In response, Defendant makes four arguments. First, Defendant argues that the Plaintiff's diabetes, hypothyroidism and obesity were not severe impairments. (Dkt. No. 11 at 11-12 [Def.'s Mem. of Law].) Second, Defendant argues that the ALJ's RFC determination is supported by substantial evidence because the ALJ properly considered (1) the opinions of Drs. Wassef and Welch and (2) Plaintiff's subjective complaints. ( Id. at 12-17.) Third, Defendant argues that the Appeals Council did not err in failing to consider new evidence that Plaintiff submitted from Drs. Lowell and Macelaru because the evidence consisted of reports that were authored after the relevant period. ( Id. at 17-18.) Fourth, and finally, Defendant argues that Dr. Lowell's opinion was not entitled to controlling weight. Id. at 18-20.)
III. RELEVANT LEGAL STANDARD
A. Standard of Review
A court reviewing a denial of disability benefits may not determine de novo whether an individual is disabled. See 42 U.S.C. § 405(g); Wagner v. Sec'y of Health & Human Servs., 906 F.2d 856, 860 (2d Cir. 1990). Rather, the Commissioner's determination will only be reversed if the correct legal standards were not applied, or it was not supported by substantial evidence. See Johnson v. Bowen, 817 F.2d 983, 986 (2d Cir. 1987) ("Where there is a reasonable basis for doubt whether the ALJ applied correct legal principles, application of the substantial evidence standard to uphold a finding of no disability creates an unacceptable risk that a claimant will be deprived of the right to have her disability determination made according to the correct legal principles."); Grey v. Heckler, 721 F.2d 41, 46 (2d Cir. 1983); Marcus v. Califano, 615 F.2d 23, 27 (2d Cir. 1979).
"Substantial evidence" is evidence that amounts to "more than a mere scintilla, " and has been defined as "such relevant evidence as a reasonable mind might accept as adequate to support a conclusion." Richardson v. Perales, 402 U.S. 389, 401, 91 S.Ct. 1420, 1427 (1971). Where evidence is deemed susceptible to more than one rational interpretation, the Commissioner's conclusion must be upheld. See Rutherford v. Schweiker, 685 F.2d 60, 62 (2d Cir. 1982).
"To determine on appeal whether the ALJ's findings are supported by substantial evidence, a reviewing court considers the whole record, examining evidence from both sides, because an analysis of the substantiality of the evidence must also include that which detracts from its weight." Williams v. Bowen, 859 F.2d 255, 258 (2d Cir. 1988).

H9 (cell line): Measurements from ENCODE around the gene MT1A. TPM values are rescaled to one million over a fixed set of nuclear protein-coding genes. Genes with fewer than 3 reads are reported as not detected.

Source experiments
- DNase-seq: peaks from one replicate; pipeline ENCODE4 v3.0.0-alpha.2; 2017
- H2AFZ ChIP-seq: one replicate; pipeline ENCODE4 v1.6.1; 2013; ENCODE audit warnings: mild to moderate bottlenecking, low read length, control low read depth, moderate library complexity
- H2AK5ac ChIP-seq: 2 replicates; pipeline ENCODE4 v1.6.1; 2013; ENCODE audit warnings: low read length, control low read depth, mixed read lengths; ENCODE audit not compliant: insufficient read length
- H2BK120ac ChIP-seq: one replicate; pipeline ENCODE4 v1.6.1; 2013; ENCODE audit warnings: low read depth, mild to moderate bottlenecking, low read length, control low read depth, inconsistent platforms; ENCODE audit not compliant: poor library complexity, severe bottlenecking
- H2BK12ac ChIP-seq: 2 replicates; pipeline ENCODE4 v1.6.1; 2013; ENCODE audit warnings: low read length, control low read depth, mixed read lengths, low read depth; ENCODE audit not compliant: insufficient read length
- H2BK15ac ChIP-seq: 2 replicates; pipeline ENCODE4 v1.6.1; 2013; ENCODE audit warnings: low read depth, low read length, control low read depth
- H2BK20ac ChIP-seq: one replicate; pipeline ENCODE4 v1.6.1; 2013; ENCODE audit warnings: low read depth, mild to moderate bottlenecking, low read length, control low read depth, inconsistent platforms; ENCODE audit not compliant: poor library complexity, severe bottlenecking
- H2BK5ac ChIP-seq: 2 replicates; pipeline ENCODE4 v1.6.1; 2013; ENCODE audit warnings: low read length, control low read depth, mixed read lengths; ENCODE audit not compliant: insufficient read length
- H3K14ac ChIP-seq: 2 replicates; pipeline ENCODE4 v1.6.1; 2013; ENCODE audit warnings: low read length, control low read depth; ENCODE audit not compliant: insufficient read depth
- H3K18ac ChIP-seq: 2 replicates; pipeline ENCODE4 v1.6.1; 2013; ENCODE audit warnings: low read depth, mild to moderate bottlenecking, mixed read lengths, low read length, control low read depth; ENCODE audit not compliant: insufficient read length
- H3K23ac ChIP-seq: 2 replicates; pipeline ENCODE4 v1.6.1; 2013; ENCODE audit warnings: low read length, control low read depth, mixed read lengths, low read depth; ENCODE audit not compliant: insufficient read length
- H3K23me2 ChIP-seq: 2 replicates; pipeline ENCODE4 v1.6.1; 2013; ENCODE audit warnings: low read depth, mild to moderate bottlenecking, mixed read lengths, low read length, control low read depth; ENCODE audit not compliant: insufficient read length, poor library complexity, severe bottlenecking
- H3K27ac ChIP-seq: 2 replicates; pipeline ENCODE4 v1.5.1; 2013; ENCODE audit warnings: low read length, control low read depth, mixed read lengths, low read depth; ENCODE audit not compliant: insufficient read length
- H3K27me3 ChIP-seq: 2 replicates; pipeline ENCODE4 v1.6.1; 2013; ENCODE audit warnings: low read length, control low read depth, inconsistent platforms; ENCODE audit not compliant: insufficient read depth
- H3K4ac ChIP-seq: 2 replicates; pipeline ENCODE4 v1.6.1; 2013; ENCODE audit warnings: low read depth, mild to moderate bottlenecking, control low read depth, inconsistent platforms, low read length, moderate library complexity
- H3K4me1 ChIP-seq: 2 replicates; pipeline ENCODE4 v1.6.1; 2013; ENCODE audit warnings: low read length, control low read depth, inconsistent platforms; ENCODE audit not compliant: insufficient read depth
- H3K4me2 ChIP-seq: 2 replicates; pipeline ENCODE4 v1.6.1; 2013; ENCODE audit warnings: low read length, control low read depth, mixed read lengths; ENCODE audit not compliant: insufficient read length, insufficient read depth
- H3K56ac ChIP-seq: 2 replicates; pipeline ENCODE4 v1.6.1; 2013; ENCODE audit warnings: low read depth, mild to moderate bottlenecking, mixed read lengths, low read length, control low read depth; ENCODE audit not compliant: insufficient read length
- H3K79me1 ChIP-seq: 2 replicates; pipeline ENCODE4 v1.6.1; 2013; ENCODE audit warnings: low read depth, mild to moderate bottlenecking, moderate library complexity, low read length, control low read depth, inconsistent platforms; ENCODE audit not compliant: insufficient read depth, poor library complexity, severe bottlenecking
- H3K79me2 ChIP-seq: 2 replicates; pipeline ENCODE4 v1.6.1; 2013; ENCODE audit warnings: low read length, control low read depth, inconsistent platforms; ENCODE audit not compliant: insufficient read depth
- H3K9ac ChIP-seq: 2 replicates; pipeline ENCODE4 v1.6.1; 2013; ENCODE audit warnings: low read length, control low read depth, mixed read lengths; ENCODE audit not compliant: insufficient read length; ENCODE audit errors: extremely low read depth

If supported by substantial evidence, the Commissioner's finding must be sustained "even where substantial evidence may support the plaintiff's position and despite that the court's independent analysis of the evidence may differ from the [Commissioner's]." Rosado v. Sullivan, 805 F.Supp. 147, 153 (S.D.N.Y. 1992). In other words, this Court must afford the Commissioner's determination considerable deference, and may not substitute "its own judgment for that of the [Commissioner], even if it might justifiably have reached a different result upon a de novo review." Valente v. Sec'y of Health & Human Servs., 733 F.2d 1037, 1041 (2d Cir. 1984).
B. Standard to Determine Disability
The Commissioner has established a five-step evaluation process to determine whether an individual is disabled as defined by the Social Security Act. See 20 C.F.R. §§ 404.1520, 416.920. The Supreme Court has recognized the validity of this sequential evaluation process. See Bowen v. Yuckert, 482 U.S. 137, 140-42, 107 S.Ct. 2287 (1987). The five-step process is as follows:
First, the [Commissioner] considers whether the claimant is currently engaged in substantial gainful activity. If he is not, the [Commissioner] next considers whether the claimant has a "severe impairment" which significantly limits his physical or mental ability to do basic work activities. If the claimant suffers such an impairment, the third inquiry is whether, based solely on medical evidence, the claimant has an impairment which is listed in Appendix 1 of the regulations. If the claimant has such an impairment, the [Commissioner] will consider him disabled without considering vocational factors such as age, education, and work experience; the [Commissioner] presumes that a claimant who is afflicted with a "listed" impairment is unable to perform substantial gainful activity. Assuming the claimant does not have a listed impairment, the fourth inquiry is whether, despite the claimant's severe impairment, he has the residual functional capacity to perform his past work. Finally, if the claimant is unable to perform his past work, the [Commissioner] then determines whether there is other work which the claimant could perform. Under the cases previously discussed, the claimant bears the burden of the proof as to the first four steps, while the [Commissioner] must prove the final one.